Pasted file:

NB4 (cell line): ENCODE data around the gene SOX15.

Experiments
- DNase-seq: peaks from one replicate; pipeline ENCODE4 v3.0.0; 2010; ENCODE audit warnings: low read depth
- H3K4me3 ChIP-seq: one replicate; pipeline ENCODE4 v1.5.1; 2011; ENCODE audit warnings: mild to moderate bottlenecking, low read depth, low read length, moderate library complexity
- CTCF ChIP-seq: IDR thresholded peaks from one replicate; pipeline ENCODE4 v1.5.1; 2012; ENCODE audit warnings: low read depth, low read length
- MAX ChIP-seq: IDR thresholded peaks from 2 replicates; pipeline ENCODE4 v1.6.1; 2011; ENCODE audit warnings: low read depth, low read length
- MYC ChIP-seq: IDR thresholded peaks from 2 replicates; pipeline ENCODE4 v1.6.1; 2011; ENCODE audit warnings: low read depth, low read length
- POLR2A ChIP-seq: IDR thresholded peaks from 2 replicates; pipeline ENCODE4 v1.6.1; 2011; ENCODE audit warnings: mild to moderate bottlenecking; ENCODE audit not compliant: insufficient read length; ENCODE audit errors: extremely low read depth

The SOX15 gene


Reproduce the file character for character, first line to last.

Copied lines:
NB4 (cell line): ENCODE data around the gene SOX15.

Experiments
- DNase-seq: peaks from one replicate; pipeline ENCODE4 v3.0.0; 2010; ENCODE audit warnings: low read depth
- H3K4me3 ChIP-seq: one replicate; pipeline ENCODE4 v1.5.1; 2011; ENCODE audit warnings: mild to moderate bottlenecking, low read depth, low read length, moderate library complexity
- CTCF ChIP-seq: IDR thresholded peaks from one replicate; pipeline ENCODE4 v1.5.1; 2012; ENCODE audit warnings: low read depth, low read length
- MAX ChIP-seq: IDR thresholded peaks from 2 replicates; pipeline ENCODE4 v1.6.1; 2011; ENCODE audit warnings: low read depth, low read length
- MYC ChIP-seq: IDR thresholded peaks from 2 replicates; pipeline ENCODE4 v1.6.1; 2011; ENCODE audit warnings: low read depth, low read length
- POLR2A ChIP-seq: IDR thresholded peaks from 2 replicates; pipeline ENCODE4 v1.6.1; 2011; ENCODE audit warnings: mild to moderate bottlenecking; ENCODE audit not compliant: insufficient read length; ENCODE audit errors: extremely low read depth

The SOX15 gene